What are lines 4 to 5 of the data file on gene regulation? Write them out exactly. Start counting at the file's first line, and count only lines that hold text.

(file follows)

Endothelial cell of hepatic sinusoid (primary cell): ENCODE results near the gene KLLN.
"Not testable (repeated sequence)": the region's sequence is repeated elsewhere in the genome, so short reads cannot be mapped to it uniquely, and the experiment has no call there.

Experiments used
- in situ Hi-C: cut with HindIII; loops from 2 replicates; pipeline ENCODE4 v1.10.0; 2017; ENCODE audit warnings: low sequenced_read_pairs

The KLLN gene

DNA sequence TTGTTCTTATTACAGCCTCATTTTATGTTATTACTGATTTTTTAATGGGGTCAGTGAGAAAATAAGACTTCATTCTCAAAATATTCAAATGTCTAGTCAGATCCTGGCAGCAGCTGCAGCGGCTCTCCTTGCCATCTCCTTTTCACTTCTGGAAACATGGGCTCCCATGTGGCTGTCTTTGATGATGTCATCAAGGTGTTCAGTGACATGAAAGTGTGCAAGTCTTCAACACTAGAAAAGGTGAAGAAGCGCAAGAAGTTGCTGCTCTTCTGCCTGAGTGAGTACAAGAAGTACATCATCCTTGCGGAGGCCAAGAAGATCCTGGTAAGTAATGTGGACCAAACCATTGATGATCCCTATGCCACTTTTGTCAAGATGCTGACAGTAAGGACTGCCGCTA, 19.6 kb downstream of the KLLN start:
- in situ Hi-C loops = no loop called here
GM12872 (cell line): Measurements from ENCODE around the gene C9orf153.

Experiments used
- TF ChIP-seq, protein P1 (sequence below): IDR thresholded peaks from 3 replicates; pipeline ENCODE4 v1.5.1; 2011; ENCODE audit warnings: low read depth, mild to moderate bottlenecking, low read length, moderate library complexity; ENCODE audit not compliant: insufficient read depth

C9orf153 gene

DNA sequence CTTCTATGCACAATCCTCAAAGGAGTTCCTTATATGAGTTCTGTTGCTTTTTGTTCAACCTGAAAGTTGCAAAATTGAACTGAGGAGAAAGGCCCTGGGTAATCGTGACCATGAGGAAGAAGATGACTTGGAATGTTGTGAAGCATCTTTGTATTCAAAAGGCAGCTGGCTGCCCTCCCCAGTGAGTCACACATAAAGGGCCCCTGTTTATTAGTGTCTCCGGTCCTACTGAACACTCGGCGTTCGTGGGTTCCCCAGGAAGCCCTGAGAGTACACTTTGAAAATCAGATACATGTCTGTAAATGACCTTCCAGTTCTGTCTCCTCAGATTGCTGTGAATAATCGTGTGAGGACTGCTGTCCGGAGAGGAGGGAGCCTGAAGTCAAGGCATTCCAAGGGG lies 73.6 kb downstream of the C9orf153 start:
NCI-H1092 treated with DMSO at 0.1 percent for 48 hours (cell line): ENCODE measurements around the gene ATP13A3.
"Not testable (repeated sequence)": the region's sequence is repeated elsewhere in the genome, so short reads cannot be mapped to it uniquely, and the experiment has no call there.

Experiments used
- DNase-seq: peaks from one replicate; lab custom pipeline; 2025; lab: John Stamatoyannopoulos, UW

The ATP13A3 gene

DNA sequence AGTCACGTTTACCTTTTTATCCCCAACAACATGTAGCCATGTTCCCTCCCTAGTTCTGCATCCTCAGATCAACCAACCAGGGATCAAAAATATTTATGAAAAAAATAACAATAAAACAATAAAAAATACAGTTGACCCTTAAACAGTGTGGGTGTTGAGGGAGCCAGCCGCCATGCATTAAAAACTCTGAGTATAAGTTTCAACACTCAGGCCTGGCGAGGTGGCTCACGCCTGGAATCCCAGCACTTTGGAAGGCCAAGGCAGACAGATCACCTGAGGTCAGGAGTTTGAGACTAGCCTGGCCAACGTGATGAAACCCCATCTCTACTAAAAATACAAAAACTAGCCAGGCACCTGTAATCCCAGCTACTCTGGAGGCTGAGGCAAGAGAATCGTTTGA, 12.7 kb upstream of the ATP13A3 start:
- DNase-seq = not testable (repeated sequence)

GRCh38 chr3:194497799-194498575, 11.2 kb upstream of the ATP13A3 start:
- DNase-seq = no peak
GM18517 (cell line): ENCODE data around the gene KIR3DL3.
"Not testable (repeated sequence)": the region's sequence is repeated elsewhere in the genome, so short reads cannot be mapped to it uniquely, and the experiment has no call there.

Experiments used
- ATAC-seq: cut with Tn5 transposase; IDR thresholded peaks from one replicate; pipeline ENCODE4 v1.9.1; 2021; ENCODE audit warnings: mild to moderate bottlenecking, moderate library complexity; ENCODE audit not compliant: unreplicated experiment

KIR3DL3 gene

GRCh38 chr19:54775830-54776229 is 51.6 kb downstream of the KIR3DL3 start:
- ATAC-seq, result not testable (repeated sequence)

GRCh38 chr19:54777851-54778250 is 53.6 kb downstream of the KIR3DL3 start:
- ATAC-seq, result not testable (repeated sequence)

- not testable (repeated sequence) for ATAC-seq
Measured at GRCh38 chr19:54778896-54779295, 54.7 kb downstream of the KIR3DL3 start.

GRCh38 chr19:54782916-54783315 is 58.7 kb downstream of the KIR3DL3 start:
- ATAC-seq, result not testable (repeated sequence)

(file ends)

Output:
- in situ Hi-C: cut with HindIII; loops from 2 replicates; pipeline ENCODE4 v1.10.0; 2017; ENCODE audit warnings: low sequenced_read_pairs

The KLLN gene